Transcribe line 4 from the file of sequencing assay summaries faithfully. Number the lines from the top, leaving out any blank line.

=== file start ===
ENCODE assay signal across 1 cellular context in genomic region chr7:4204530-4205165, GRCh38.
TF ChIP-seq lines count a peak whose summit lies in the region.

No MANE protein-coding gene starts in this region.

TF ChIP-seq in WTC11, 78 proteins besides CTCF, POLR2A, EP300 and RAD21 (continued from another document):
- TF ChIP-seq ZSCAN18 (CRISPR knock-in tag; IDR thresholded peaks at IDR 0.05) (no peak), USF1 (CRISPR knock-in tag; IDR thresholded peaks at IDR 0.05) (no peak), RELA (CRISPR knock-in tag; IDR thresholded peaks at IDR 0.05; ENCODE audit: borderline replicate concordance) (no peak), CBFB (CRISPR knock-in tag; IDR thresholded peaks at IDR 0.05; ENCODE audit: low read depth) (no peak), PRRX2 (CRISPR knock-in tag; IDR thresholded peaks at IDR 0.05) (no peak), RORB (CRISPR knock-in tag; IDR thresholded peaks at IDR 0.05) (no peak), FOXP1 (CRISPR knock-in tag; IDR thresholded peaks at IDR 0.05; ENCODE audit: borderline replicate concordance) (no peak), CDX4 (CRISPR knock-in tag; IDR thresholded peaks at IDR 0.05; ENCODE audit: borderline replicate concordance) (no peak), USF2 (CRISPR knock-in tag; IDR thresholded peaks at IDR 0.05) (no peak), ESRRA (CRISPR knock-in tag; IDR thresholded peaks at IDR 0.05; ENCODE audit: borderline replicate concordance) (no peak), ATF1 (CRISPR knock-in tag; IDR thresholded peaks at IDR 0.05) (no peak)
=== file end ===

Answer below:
TF ChIP-seq in WTC11, 78 proteins besides CTCF, POLR2A, EP300 and RAD21 (continued from another document):